Gado Sarkin Aski, who is from Maikwari community in Suru LGA of Kebbi State, has two children as beneficiaries and she has only received four installments of the disbursement and missed others because she has left the community to take care of his sick mother.
She said she was able to meet her children’s school needs and started a business selling clothes including wraps, hijabs, shoes and others. She also buys animals like goats and chickens to raise and sell.
She said that with the proceeds from the business, she will support her children in school and ensure that they complete their education.
For Haji Abdullahi, whose two children are benefiting from the scheme, she said there is a big difference in their lives as the children progress through school and also into small businesses.
“Before, I could not provide my children with school materials or send them to school, but I have been empowered. I take responsibility now and also buy two to three goats or rams every year for my small farm and I also sell the cooking oil,” she said.
While noting that she provides the children with what they need and sends them to school and Islamiyya school later in the evening, she appreciated the effort of UNICEF and promised to ensure that her children to stay in school.
The men talk about the project
SBMC Chairman Aliyu Dalhatu Zurmi said he saw the benefits of the program and called for its extension as it helped them keep their wards in school.
“It has helped our women to provide necessary things like books and uniforms for their children to go to school, in addition to starting small businesses which they form and support their children,” he said. -he declares.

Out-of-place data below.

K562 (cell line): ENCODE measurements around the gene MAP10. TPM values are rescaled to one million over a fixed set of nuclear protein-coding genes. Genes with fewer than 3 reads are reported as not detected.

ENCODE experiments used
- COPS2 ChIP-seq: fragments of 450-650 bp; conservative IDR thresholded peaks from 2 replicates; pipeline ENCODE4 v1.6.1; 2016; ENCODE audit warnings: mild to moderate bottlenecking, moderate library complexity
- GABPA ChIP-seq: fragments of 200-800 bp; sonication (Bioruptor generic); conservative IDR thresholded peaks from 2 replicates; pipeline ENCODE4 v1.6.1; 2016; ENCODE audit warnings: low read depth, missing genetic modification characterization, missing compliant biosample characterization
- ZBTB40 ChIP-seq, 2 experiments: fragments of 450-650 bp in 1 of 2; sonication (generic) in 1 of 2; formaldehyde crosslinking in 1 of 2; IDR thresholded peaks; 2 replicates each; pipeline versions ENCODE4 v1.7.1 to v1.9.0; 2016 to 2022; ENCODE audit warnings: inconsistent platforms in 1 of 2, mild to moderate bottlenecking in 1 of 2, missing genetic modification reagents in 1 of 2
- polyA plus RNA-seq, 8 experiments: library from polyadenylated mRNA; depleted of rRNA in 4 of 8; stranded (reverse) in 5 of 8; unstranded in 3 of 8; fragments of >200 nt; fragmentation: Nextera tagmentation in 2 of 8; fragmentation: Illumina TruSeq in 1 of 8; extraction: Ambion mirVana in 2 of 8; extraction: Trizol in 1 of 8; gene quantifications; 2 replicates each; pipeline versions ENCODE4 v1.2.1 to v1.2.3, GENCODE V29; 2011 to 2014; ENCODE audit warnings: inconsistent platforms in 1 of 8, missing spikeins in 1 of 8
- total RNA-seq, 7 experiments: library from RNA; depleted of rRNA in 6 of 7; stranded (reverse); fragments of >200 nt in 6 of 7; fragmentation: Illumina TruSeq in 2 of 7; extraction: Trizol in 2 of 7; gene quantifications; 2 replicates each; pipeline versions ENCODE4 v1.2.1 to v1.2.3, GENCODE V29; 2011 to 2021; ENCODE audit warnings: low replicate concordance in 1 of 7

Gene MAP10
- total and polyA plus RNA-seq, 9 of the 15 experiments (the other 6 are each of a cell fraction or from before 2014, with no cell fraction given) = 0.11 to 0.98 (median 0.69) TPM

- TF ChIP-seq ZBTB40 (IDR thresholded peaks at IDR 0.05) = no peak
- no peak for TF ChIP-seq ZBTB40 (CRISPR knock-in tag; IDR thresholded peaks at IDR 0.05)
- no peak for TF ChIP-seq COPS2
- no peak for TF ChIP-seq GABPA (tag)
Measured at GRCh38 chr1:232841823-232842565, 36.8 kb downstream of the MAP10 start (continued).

Zurmi said, “Before the program, if you go to our different communities, you might see around 30 or 40 kids in a school, but with the cash transfer, you’ll see some schools around 100 and some close to of 200. So we appreciate the program and our women are delighted with it.”
While urging the government to join and expand the scheme, as part of community development efforts, he said the committee will ensure that parents keep their children in school as the only way to get more education. interventions.
The president, who noted that 10 of his grandchildren are beneficiaries, said he was grateful and praised the efforts of UNICEF.
Speaking, Makwari Village Chief Usman Magaji Makwari said the program had helped his people by empowering them to go to school, adding that there was now competition for the children come to school because of CTP.
He said that before the program, they had problems with parents whose children were not in school because their fathers took them to the farm. In most cases, they took them to court for refusing to allow their wards to go to school.